* Colleen Svigen, Richland County Extension 4H agent, sent me relevant information such as information for the grant as well as any other poultry publications that I request.

    RESULTS
    The results were not what I had expected. After a little more than a year of being in business, I was barely profitable. I realize that my initial expenses would have been reduced the more I was in business. However, the cost of feed outweighed my potential to be profitable. I do believe that there is a way to provide a humane and profitable environment for egg producing poultry. However, I believe it must be on a much larger scale than I am currently able to handle. This project taught me about business, bookkeeping, hard work, marketing, commitment, problem solving, and much more. I would not have been able to have learned this much if I had not participated in this project.

    DISCUSSION
    I became much more aware and appreciative of sustainable agricultural practices and products. Now, I am much more aware of the value and hard work behind sustainably produced products. I learned about being environmentally sound while also profitable. I definitely learned that just being profitable is not enough for me. My mom has a new appreciation for organic and sustainable food products. At the grocery store and farmers markets, she purchases them whenever possible. As a 4-H member, it has made me appreciate the 4-H motto more which ends with “… for my club, my community, my country, and my world.”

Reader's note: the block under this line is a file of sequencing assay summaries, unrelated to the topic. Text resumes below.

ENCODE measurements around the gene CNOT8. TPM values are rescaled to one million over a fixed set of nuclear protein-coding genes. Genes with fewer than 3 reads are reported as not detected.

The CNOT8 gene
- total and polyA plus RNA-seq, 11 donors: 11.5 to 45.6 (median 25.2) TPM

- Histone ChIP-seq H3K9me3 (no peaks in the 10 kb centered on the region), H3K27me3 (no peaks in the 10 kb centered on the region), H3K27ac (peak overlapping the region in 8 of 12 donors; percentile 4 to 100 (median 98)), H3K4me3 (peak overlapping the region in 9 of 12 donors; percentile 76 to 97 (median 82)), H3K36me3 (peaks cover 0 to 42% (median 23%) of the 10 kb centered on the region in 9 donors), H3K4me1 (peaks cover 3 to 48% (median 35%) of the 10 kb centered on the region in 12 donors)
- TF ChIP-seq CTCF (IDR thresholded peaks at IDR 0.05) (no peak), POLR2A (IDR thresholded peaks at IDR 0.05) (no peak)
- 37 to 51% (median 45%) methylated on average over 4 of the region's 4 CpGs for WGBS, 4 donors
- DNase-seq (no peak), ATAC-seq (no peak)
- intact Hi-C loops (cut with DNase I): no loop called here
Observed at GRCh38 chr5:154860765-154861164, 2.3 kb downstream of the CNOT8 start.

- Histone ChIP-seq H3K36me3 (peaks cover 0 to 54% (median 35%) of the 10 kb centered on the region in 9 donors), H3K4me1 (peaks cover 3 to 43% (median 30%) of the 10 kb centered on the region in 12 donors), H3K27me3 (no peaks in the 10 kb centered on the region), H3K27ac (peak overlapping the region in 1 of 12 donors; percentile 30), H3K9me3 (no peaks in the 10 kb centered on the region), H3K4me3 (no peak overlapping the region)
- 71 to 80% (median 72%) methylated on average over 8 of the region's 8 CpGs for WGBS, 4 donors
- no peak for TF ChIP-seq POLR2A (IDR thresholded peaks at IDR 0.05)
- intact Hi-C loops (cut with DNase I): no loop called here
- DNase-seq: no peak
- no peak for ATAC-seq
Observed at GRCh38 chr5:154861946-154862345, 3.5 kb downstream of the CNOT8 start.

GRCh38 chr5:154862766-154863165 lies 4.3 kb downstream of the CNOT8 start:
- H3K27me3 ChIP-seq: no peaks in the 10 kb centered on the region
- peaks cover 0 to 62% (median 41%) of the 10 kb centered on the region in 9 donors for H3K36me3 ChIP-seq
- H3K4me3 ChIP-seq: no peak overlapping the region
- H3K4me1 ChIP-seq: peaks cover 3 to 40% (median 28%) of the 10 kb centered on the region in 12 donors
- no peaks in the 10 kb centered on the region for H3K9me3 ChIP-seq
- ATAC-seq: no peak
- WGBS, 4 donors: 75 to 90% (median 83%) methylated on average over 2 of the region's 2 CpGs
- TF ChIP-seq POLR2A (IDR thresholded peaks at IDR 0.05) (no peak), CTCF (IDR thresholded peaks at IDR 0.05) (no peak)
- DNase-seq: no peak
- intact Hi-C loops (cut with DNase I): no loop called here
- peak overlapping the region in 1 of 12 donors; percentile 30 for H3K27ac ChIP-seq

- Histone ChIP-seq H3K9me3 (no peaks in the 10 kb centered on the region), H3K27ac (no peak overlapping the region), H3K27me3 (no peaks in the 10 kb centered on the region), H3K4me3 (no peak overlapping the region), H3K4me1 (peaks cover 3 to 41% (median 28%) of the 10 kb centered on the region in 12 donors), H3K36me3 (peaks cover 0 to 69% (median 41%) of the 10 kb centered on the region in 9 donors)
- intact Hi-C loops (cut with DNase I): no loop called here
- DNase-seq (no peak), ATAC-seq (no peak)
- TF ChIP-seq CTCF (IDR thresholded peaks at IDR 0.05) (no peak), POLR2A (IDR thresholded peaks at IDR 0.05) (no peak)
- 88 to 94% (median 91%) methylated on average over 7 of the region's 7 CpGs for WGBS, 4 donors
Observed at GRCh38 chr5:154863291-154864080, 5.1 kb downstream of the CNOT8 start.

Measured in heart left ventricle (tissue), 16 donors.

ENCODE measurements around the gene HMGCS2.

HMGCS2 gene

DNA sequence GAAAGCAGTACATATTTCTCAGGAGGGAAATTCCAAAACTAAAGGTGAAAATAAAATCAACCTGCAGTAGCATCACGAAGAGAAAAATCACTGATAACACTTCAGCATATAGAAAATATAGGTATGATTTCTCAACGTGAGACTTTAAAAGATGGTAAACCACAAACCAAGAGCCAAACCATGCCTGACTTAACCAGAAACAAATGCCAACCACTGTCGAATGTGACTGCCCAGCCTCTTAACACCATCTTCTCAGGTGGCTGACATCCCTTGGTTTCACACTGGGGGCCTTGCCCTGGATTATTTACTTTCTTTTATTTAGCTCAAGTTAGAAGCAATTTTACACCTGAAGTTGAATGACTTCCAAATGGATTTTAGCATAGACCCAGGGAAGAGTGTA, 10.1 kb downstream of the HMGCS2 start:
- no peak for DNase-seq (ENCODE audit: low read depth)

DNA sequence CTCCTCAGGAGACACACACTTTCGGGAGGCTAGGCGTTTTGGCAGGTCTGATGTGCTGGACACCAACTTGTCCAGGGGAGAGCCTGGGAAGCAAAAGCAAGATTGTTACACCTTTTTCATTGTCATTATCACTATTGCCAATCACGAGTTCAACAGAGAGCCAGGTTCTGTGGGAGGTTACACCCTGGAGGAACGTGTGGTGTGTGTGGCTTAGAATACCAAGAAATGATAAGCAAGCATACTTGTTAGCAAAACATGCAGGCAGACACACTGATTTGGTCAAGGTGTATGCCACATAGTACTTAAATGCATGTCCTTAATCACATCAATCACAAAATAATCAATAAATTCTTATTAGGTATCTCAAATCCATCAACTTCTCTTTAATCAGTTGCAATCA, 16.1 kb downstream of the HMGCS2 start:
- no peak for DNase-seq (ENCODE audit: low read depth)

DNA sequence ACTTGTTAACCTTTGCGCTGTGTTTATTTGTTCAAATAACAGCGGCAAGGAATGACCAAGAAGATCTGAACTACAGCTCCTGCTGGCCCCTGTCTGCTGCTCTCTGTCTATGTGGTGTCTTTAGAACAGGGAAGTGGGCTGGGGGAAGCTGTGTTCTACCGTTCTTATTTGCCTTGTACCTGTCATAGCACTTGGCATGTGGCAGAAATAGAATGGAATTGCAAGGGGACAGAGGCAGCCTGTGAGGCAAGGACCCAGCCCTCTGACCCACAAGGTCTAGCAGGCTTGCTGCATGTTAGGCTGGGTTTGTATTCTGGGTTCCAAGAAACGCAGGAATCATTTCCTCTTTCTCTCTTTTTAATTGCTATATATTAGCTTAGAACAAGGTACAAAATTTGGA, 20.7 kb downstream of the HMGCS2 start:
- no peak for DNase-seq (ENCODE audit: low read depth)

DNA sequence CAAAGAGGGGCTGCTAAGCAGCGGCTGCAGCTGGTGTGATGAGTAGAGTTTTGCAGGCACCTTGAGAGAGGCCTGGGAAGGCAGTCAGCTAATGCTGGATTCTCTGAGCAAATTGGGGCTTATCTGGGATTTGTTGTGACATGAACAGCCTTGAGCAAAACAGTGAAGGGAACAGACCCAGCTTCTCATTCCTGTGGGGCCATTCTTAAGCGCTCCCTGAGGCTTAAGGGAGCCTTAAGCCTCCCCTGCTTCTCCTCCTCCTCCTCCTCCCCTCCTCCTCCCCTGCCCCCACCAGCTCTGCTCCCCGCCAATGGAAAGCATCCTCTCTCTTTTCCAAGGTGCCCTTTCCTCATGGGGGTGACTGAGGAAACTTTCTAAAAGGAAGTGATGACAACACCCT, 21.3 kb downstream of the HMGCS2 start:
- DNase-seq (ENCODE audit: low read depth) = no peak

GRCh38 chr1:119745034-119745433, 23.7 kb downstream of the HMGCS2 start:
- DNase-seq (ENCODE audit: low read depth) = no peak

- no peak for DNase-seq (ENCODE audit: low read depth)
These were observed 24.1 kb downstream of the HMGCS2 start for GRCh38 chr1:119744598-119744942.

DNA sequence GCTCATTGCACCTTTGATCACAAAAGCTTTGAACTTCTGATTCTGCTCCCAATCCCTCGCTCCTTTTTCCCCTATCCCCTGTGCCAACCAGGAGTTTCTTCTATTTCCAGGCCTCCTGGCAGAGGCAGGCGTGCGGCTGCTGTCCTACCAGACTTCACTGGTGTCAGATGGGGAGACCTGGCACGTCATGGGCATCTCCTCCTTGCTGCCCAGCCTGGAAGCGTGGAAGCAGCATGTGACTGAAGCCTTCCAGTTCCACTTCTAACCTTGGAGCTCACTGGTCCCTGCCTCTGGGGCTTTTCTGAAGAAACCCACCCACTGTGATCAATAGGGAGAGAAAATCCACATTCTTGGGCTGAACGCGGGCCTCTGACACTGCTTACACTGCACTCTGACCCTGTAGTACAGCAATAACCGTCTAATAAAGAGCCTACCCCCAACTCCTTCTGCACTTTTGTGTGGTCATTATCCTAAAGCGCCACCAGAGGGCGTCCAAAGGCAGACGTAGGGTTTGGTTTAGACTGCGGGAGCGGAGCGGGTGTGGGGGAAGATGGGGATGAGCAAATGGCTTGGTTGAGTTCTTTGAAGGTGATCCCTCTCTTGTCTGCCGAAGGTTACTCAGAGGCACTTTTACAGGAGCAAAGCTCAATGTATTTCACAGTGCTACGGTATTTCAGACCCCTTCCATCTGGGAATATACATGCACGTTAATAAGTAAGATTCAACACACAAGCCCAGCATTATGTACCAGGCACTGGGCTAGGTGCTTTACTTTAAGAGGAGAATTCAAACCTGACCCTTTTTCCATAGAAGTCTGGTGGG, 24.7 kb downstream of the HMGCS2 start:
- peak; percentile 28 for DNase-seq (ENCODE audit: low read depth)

OUTREACH
    To spread the word about SARE, I made and exhibited a poster in my local 4-H county fair July 9-10. The judges were very curious about my project and asked many questions. The poster was on display during the fair for public viewing. I also informed my egg customers about my project with my SARE grant throughout the year. I was featured in the local paper this year along with other grant recipients. At the awards banquet for 4-H in October, one of the speakers spoke about my grant, eliciting several conversations about my project. During the winter months, I presented in several FFA competitions featuring my project.

    My project was presented to approximately 150 people during the past year. In addition to these planned events, I had numerous conversations with people in the community, teachers, friends, etc. I have no plans for future outreach at this time. However, I am mentoring a friend that is raising poultry for egg production and I will encourage her to apply for a SARE grant.

    PROGRAM EVALUATION
    It was hard to know exactly what was expected of me. Therefore, I would like to see more definitive guidelines for the grants. However, Joan Benjamin answered all of my questions that I had promptly and fully. It was a great learning experience for me to participate in this program. Thank you for including youth in your operation.

    Any opinions, findings, conclusions, or recommendations expressed in this publication are those of the author(s) and do not necessarily reflect the view of the U.S. Department of Agriculture or SARE.